- GS: Key thing on 777 Classic bridge is 44 firm and commitments [a clarification from earlier] this year. Feathering in 777X production in 2018, so decision on production rate for Classic will be net year. Derisking program by bringing some technologies from X into Classic.
- DM: Fuel system is the last major system to be qualified under the KC-46A program. We have found a way to execute the program and keep on schedule to deliver USAF.
- DM: ExIm reauthorization is in active discussion in Senate highway bill, we remain optimistic we will ultimately see reauthorization but remain mindful of political risk. From a company perspective this does not create a financial risk to Boeing. 15% of customers use ExIm as backstop financing. This is about long-term global competitiveness for US manufacturing jobs.
- DM: Fundamental to our business for 100 years is we’ve led with innovation and bringing disciplined innovation to the company for the future.
- DM: We remain resolute to meeting USAF schedule to deliver first 18 KC-46As by 2017.
- DM: It’s important to emphasize that we understand how important our people are [in reference to unions]. This idea of mutual respect, partnership and investing in our people is important to me. We’re equally pleased with progress in Charleston and the investments we’ve made in Charleston reflect the quality of our workforce there. The employee relationships are important.
787 deferred production will continue to increase through third quarter before a “healthy” decline in the fourth quarter.
What does “deferred production” mean?
That’s deferred production costs. This word, plus the healthy decline is the rate of growth for the 4Q costs, have been added for clarification.
“787 deferred production will continue to increase through third quarter before a “healthy” decline in the fourth quarter”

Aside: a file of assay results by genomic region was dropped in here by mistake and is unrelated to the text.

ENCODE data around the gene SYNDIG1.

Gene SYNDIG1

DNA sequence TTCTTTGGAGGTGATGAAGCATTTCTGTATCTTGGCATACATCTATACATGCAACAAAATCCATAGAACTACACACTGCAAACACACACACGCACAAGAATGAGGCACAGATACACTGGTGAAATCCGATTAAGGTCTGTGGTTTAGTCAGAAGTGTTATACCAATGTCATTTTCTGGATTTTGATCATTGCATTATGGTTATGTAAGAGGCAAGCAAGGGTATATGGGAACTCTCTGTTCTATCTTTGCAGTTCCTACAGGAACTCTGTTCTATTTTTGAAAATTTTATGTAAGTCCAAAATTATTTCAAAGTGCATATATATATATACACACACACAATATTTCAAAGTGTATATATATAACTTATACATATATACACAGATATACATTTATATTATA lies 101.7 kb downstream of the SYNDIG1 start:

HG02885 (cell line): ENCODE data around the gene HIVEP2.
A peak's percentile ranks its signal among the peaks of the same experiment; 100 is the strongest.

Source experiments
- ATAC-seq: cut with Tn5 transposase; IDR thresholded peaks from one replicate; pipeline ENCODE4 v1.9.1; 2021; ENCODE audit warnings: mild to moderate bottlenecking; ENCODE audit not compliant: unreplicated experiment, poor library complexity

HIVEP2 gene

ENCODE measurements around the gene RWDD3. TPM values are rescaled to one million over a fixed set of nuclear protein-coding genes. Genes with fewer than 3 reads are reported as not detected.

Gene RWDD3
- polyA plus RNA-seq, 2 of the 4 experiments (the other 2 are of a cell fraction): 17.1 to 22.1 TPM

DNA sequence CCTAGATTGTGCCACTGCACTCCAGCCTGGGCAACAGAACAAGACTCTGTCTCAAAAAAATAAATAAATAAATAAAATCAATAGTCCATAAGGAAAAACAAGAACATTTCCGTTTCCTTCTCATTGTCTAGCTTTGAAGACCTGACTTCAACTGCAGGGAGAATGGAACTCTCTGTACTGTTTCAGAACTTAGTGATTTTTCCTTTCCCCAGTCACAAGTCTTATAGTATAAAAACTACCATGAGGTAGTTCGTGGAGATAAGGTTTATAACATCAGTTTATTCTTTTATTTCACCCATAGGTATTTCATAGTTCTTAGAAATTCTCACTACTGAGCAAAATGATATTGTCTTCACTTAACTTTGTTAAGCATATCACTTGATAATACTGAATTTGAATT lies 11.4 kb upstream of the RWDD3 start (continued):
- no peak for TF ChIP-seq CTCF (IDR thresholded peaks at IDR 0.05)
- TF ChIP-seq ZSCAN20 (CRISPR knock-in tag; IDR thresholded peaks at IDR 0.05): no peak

Translation for non-financial people: we’ll still be losing money on the 787-9’s we produce in Q4, just not as much as we lose in Q3.
Its $26.3 m per unit according to Wells Fargo, which is more than previous quarter.
But Boeings numbers , ever optimistic, are for a ‘big’ decrease for next quarter. Thats what new CEOs do, load up the expenses on the outgoing guys watch
it is even more. The do have $27.73 billion in deferred production cost and the program is laid out to 1,300 planes. So far they have delivered 292 planes. In Q3 they expect to again produce at higher cost than they account for, so the amount will increase even more and they will have less than 1,000 planes to recover it.
My thought, as a CPA, is that Muilenburg, the new guy, decided to take a ‘bath’ (a term of art) on the KC46A for two reasons.
First, he won’t be saddled as CEO with future expenses of fixing the program. The large size of the writeoff indicates he may have inflated it to blame even more on the prior CEO. Muilenburg and Boeing will try to downplay his personal role with the KC46A problems, as defense chief.
Second, Muilenburg could bury the writeoff against other very good earnings. So the writeoff doesn’t look so bad.
The accrual system is not supposed to let management subjectively decide to take a ‘bath’. That is supposed to be an objective decision. But it happens often, I suspect. It rarely comes to light, often as a result of other scandal, maybe discovery of massive fraud.
Me knows there is a glaring typo in the headline to this thread. Let’s see if anyone else can spot it…